Challenges we ran into
The main challenge we have experienced is the distribution of the prototypes and getting actual reviews. We get lots of positive feedback about the project and that this platform is something that people has been longing for and really think is needed. The amount of reviews that we have gotten so far does however not correspond with the positive feed back we have gotten. A part of this is probably that it feels less inspiring to send in feedback in a prototype where you don't know what the end result will be, than giving reviews on a platform that's online and working. But one challenge has definitely been to get people to do actual reviews, and not only saying that it's a really good and needed project.
Another challenge has been to find a balance between how much background info you want to have about the reviewers, and how much details to ask about in the review function. For some people, lots of details are good, both about the reviewer and the clinic. On the other hand, some people don't think it feels good to be asked to much questions about yourself, and too many questions in the review function can be a big barrier for giving a review.
How to be correct with all rules concerning storage and display of personal data was a field that was new to us, and that at firs felt like quite a bit of a challenge. But after communication with The Swedish Data Protection Authority (our servers are based in Sweden) and checking up European and international legal system concerning this field, we feel that we're safe and know what we're doing.
Accomplishments that we're proud of
We're really proud about having spoken and gotten feedback from so many people in the target group and with organizations working with sexual health and trans rights and health. All in all, we've reached out to approximately 200 people so far, which feels like a big accomplishments. We're also happy for having gotten our work mentioned in national Swedish radio in a program with about half a milion listeners. And at last, we're really proud about all the positive feedback we've gotten from individuals, NGO:s, our network and other parts of the trans community.
What we learned
We learnt lots in the work with the different prototypes of the review form and all the feedback we got through it. Individuals that have given us feedback have lots of different views, sometimes totally contradictory. Trying to find ways to fulfill the wishes for as many as possible has been a rewarding challange.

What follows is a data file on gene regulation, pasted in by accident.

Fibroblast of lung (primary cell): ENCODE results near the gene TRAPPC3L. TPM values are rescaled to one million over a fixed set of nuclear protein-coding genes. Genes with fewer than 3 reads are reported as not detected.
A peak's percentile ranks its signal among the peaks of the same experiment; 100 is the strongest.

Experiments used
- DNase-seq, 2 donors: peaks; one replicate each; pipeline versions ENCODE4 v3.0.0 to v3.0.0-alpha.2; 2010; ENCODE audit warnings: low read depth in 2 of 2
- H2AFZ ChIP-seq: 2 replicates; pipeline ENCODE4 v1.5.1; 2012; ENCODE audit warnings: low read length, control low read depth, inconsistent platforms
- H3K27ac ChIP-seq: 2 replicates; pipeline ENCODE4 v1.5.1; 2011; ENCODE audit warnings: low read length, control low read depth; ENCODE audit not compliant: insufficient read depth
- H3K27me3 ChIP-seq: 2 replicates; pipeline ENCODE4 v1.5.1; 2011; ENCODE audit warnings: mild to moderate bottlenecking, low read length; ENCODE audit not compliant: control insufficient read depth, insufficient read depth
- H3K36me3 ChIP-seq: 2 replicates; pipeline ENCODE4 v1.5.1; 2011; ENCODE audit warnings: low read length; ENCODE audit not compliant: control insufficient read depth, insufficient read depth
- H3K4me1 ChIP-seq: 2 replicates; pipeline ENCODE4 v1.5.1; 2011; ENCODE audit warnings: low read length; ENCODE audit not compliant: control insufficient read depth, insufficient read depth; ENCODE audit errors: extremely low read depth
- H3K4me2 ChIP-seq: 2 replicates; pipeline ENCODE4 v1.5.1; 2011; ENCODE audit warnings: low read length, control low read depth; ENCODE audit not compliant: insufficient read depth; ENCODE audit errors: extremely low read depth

Since we really wanted to be sure that everything we do is in line with applicable laws, we've learnt quite a bit about the legal system around data use and storage. Another technical stuff we learnt was programming with the Google map API.
On a personal level, we've learnt about working together, something that was new to us. We've known each other for several years, but have never worked in a project together before.
What's next for Trans accessability to healthcare
First of all, we of course hope that the platform will make it easier for many trans people to find good healthcare, and that it will be widely known within the trans community. As mentioned before we have been in contact with several trans and LGBTQI organizations/networks in the making of the platform. One future possibility we see for the platform is that any of these take over the administration of the platform. Also other actors could be in question for taking over the platform and the administration of it. The most important thing for us is that the actor has approach, values and attitudes in line with ours as well as deep knowledge about trans issues, and that the motives for taking over the app not is just commercial but also ideologically based.
Another future alternative for the platform is that we continue to administer it ourselves, and to look for some funding for the administrative work with and distribution of the platform. Another way of sustainable funding could be to offer education to health care services in need of improving their trans competence in countries and regions where there don't exist good trans/LGBTQI education programs for health care services.
With the technical solution, we see several developement possibilities. A push notification when leaving an adress where google has a clinic listed is something we have been discussing. Technical integration with Grindr, where for example high-rated clinics for hiv/STI-testning shows on the search grid or come sup as a pop-up when being close, are other possible functions for further development that we have been discussing. Another thing we've been thinking of is to extend the target group for the platform to involve the entire LGBTQI-community. Even though trans people most often face challanges with finding suitable health care, other parts of the LGBTQI-community also struggle with this challenge from time to time.